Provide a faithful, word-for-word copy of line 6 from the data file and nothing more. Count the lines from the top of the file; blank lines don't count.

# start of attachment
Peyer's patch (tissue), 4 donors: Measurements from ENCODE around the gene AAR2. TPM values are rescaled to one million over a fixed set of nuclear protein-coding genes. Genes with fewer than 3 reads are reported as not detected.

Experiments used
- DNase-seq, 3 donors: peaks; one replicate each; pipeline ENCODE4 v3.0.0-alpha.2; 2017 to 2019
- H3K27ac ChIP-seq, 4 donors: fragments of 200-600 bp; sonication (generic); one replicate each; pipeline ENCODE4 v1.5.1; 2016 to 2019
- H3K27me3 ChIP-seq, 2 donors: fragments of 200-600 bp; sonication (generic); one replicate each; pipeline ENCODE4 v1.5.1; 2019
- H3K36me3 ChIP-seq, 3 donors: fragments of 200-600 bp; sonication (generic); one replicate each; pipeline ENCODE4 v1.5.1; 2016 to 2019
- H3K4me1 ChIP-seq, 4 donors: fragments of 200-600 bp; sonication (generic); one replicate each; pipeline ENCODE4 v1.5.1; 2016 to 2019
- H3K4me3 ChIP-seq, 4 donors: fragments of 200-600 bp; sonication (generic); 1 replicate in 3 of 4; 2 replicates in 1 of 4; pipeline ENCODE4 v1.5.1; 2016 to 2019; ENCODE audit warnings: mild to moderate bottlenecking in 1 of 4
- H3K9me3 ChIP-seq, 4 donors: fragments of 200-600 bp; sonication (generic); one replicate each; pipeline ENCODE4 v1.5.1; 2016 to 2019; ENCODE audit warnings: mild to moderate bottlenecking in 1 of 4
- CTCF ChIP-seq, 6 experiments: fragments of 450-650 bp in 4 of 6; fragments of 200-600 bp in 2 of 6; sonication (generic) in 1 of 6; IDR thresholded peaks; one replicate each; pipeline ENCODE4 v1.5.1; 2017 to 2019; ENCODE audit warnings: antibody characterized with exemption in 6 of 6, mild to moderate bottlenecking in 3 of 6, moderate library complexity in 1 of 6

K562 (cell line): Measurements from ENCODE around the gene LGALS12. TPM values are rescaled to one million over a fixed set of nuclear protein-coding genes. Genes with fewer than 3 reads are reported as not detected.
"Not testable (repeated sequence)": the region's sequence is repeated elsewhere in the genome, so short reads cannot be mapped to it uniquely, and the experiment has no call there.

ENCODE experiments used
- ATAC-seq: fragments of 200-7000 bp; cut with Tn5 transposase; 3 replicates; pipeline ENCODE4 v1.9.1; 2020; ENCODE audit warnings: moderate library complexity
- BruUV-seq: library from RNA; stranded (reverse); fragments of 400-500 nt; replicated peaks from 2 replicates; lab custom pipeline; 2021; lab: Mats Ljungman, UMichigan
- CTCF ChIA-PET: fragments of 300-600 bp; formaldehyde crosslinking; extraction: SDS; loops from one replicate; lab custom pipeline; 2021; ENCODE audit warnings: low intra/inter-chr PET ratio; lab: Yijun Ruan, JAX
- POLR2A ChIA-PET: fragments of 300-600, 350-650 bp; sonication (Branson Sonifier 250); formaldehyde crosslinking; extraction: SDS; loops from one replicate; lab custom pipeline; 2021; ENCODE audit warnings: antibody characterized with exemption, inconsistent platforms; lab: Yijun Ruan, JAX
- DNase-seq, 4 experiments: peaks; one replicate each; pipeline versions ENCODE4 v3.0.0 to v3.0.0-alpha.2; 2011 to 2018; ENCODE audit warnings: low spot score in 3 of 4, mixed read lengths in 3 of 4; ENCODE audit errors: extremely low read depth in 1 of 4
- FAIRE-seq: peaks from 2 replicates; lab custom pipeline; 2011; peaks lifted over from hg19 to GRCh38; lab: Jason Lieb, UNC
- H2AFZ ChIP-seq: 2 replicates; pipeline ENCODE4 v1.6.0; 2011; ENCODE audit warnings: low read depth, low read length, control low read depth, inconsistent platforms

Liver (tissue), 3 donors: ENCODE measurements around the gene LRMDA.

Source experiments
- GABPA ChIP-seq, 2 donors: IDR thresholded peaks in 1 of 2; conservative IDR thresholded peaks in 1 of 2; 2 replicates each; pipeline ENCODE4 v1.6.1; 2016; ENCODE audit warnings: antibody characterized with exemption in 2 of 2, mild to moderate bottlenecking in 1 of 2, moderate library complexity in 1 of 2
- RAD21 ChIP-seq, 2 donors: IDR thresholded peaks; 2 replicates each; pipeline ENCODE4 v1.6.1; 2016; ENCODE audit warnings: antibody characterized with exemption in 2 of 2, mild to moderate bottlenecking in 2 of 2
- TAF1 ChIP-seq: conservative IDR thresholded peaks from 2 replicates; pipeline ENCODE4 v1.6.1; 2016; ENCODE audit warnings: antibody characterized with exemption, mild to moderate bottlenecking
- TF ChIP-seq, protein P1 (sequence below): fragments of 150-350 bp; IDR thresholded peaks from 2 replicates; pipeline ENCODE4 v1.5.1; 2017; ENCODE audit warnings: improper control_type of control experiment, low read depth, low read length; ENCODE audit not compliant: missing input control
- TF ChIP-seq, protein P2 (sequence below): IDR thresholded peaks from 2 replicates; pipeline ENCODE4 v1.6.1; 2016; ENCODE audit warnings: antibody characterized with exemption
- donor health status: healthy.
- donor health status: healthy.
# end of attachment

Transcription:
- H3K36me3 ChIP-seq, 3 donors: fragments of 200-600 bp; sonication (generic); one replicate each; pipeline ENCODE4 v1.5.1; 2016 to 2019